Report reveals flaws, strengths of NMB Dept. of Public Safety

North Myrtle Beach, SC - NORTH MYRTLE BEACH, SC (WMBF) - North Myrtle Beach City Manager John Smithson says the findings of a recent survey conducted among employees with the city's Department of Public Safety have raised cause for concern.

Officials asked the University of South Carolina's Institute for Public Service and Policy Research to conduct a survey among employees to pinpoint areas of improper conduct within the department. The survey followed allegations of mismanagement and improper conduct made by a former NMBDPS employee.

Surveyors found the majority of employees described North Myrtle Beach's work environment as one of "mistrust and confusion," citing low morale among both firefighters and police officers. The report advised employees are fearful for their jobs and believe others could be taping conversations to use as evidence, should a department conflict arise.

"When asked to comment on the working atmosphere or culture, many employees describe the immediate past command staff as having a management style of fear and intimidation," the report stated. "A vast majority [who participated in the survey] stated employees did not respect the command staff."

Institute for Public Service and Policy Research workers stressed that despite the supportive opinions towards many supervisors, a sense of favoritism has been exercised in some personnel matters.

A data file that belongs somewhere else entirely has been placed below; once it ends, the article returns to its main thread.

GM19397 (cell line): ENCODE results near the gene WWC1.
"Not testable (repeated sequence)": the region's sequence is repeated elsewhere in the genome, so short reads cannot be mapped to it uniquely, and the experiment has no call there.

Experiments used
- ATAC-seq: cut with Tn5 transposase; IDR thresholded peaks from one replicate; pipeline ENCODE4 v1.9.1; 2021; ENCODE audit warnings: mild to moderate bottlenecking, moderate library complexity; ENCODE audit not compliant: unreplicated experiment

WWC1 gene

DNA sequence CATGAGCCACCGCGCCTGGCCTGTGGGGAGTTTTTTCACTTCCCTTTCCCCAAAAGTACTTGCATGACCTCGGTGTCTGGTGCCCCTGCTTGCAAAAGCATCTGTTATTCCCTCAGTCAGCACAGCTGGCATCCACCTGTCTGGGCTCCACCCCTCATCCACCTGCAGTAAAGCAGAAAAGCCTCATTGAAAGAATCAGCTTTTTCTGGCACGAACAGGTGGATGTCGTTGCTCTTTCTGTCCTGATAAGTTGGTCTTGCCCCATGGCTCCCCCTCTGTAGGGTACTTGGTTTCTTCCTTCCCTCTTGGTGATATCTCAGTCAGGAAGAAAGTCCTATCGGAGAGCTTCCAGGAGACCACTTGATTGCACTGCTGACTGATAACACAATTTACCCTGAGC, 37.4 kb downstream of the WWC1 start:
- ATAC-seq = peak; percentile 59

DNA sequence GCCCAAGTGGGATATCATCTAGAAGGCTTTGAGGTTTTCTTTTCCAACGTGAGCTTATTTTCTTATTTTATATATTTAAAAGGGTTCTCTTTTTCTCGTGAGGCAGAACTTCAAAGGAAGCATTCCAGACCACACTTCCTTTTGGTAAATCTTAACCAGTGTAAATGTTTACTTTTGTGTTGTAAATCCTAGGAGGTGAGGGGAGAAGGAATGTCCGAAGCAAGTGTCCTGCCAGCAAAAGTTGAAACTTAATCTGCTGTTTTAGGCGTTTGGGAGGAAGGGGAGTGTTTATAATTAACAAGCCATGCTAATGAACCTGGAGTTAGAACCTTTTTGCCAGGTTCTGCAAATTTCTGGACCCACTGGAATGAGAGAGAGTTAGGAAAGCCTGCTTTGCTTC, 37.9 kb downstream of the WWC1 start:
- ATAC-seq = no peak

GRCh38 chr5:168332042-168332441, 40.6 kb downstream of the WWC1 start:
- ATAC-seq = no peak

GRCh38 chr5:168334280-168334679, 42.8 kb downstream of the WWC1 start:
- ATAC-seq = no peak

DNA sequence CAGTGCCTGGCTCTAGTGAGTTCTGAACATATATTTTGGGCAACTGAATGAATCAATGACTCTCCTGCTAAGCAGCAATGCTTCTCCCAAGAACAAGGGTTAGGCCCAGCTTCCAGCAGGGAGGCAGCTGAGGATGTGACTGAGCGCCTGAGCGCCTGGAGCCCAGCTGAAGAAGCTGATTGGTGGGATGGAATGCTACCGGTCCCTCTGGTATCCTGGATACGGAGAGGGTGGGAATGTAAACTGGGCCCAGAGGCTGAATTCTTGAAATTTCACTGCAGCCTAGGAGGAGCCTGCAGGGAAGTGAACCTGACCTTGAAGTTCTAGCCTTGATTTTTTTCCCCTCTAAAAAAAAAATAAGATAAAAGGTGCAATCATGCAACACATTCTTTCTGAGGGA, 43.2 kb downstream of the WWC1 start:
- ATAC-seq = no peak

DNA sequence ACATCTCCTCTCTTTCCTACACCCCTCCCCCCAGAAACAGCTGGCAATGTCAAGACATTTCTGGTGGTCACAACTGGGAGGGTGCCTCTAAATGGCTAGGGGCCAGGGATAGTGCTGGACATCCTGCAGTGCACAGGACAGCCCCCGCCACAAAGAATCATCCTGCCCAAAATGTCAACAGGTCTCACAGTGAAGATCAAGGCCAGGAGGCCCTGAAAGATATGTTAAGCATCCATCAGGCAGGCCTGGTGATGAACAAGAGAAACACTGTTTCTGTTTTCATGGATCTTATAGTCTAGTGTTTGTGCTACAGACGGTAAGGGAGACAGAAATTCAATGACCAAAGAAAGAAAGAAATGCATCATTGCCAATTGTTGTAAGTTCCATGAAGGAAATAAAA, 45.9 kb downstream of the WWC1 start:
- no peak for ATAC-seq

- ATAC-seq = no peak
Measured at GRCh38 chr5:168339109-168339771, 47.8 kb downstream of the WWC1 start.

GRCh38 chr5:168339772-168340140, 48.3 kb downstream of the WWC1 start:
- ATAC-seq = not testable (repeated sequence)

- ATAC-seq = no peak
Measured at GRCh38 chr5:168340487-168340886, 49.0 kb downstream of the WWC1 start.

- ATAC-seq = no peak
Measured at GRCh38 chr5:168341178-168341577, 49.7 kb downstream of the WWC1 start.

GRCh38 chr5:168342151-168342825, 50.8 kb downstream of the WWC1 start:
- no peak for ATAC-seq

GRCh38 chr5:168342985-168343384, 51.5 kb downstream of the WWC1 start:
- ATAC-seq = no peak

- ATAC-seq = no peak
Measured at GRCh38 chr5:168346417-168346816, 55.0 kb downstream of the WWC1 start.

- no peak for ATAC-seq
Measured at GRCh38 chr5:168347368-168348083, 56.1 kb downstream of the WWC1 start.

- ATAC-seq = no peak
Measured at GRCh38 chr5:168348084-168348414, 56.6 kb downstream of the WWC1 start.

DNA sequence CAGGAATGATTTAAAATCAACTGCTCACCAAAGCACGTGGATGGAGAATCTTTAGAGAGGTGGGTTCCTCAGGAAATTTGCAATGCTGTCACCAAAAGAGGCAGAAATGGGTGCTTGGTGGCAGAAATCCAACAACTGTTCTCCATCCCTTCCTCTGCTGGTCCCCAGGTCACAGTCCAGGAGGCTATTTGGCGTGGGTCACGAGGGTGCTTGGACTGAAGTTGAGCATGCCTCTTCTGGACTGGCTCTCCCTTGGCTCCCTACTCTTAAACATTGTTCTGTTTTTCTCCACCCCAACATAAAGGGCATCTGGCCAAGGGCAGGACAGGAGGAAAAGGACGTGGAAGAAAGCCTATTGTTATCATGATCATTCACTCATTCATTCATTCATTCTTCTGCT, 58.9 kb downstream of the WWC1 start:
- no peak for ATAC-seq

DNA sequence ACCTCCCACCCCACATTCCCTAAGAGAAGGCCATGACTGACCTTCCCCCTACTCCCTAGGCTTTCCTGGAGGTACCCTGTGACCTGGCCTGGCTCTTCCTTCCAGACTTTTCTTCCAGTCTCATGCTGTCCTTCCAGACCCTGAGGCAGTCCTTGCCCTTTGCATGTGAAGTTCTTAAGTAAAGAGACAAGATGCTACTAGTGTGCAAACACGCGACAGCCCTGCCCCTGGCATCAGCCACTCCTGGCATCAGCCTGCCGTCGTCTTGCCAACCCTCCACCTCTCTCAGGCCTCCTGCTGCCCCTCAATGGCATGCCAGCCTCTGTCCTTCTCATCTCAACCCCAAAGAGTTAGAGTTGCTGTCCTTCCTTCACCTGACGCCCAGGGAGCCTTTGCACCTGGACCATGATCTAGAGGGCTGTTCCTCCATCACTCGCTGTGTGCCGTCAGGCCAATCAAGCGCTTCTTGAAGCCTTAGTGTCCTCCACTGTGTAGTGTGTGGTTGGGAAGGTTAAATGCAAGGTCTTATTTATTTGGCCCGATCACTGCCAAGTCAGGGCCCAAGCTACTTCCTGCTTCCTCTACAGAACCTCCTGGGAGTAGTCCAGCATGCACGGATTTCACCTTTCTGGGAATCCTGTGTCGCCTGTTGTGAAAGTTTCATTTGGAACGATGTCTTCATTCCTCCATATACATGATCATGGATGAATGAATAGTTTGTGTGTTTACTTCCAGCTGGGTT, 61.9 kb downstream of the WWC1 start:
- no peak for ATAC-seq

While public safety officers believe favoritism has been prevalent in their branch of the department for a number of years, firefighters claimed they're the ones who are going without recognition.

"Low morale is most prevalent among firefighters," researchers stated in their findings. "There is a strong feeling that law enforcement receives a higher priority and that the fire service's contributions to the city are not recognized."

The perception of low department morale led firefighters to admit they don't believe fire training provided to public safety officers "is sufficient and may endanger the safety of personnel." The perceived lack of training, according to researchers, led the the acknowledgement that it could impact behavior during an emergency situation.

"Fire service personnel serving as incident commanders may not have confidence in the ability or experience of the public safety officers responding to a fire and may limit their involvement in the fire response," the survey found.

Researchers claim firefighters also cited inconsistent management, different application of policies and procedures, in addition to prioritization, as department complaints.

"I am concerned about some of the comments and perceptions that have been conveyed to city management," Smithson said upon the release of the report. "It will be imperative to work with employees at all levels of the organization and ensure that their concerns will be addressed."

Other highlights from the report include:

Many of the female police interviewees and survey respondents, in addition to several male employees, do believe that some employment decisions are based on gender.